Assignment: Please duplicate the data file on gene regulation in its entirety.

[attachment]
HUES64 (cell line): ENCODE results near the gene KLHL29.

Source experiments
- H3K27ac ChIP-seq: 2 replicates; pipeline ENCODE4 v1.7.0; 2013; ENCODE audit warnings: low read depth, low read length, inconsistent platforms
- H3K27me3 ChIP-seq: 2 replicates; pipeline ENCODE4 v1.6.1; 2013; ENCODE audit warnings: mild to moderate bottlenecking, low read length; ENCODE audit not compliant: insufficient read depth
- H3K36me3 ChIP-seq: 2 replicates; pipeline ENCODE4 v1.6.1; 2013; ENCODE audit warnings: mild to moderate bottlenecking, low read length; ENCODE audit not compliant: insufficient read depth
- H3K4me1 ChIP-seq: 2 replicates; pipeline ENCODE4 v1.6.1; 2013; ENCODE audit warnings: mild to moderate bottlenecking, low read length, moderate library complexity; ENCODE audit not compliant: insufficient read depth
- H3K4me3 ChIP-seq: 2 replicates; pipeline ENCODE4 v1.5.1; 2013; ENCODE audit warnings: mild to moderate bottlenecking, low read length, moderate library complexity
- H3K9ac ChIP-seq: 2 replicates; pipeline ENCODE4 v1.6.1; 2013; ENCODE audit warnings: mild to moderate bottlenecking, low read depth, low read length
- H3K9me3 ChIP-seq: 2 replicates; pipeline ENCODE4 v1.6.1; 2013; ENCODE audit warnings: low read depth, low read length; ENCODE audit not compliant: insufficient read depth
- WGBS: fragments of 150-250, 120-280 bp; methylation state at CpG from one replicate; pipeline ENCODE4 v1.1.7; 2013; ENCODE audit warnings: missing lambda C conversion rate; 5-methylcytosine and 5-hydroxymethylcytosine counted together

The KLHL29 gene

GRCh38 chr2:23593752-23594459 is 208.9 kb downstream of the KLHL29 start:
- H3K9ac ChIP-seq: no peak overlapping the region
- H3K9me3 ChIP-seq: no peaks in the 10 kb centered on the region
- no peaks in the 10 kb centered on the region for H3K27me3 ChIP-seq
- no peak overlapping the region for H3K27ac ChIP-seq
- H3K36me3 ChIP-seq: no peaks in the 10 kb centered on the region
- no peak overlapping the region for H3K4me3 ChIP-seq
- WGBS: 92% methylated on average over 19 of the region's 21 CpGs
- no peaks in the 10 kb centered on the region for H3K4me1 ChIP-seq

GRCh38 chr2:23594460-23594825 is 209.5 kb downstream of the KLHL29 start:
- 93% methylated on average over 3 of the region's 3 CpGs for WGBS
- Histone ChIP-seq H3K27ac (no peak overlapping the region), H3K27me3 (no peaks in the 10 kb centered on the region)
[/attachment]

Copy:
HUES64 (cell line): ENCODE results near the gene KLHL29.

Source experiments
- H3K27ac ChIP-seq: 2 replicates; pipeline ENCODE4 v1.7.0; 2013; ENCODE audit warnings: low read depth, low read length, inconsistent platforms
- H3K27me3 ChIP-seq: 2 replicates; pipeline ENCODE4 v1.6.1; 2013; ENCODE audit warnings: mild to moderate bottlenecking, low read length; ENCODE audit not compliant: insufficient read depth
- H3K36me3 ChIP-seq: 2 replicates; pipeline ENCODE4 v1.6.1; 2013; ENCODE audit warnings: mild to moderate bottlenecking, low read length; ENCODE audit not compliant: insufficient read depth
- H3K4me1 ChIP-seq: 2 replicates; pipeline ENCODE4 v1.6.1; 2013; ENCODE audit warnings: mild to moderate bottlenecking, low read length, moderate library complexity; ENCODE audit not compliant: insufficient read depth
- H3K4me3 ChIP-seq: 2 replicates; pipeline ENCODE4 v1.5.1; 2013; ENCODE audit warnings: mild to moderate bottlenecking, low read length, moderate library complexity
- H3K9ac ChIP-seq: 2 replicates; pipeline ENCODE4 v1.6.1; 2013; ENCODE audit warnings: mild to moderate bottlenecking, low read depth, low read length
- H3K9me3 ChIP-seq: 2 replicates; pipeline ENCODE4 v1.6.1; 2013; ENCODE audit warnings: low read depth, low read length; ENCODE audit not compliant: insufficient read depth
- WGBS: fragments of 150-250, 120-280 bp; methylation state at CpG from one replicate; pipeline ENCODE4 v1.1.7; 2013; ENCODE audit warnings: missing lambda C conversion rate; 5-methylcytosine and 5-hydroxymethylcytosine counted together

The KLHL29 gene

GRCh38 chr2:23593752-23594459 is 208.9 kb downstream of the KLHL29 start:
- H3K9ac ChIP-seq: no peak overlapping the region
- H3K9me3 ChIP-seq: no peaks in the 10 kb centered on the region
- no peaks in the 10 kb centered on the region for H3K27me3 ChIP-seq
- no peak overlapping the region for H3K27ac ChIP-seq
- H3K36me3 ChIP-seq: no peaks in the 10 kb centered on the region
- no peak overlapping the region for H3K4me3 ChIP-seq
- WGBS: 92% methylated on average over 19 of the region's 21 CpGs
- no peaks in the 10 kb centered on the region for H3K4me1 ChIP-seq

GRCh38 chr2:23594460-23594825 is 209.5 kb downstream of the KLHL29 start:
- 93% methylated on average over 3 of the region's 3 CpGs for WGBS
- Histone ChIP-seq H3K27ac (no peak overlapping the region), H3K27me3 (no peaks in the 10 kb centered on the region)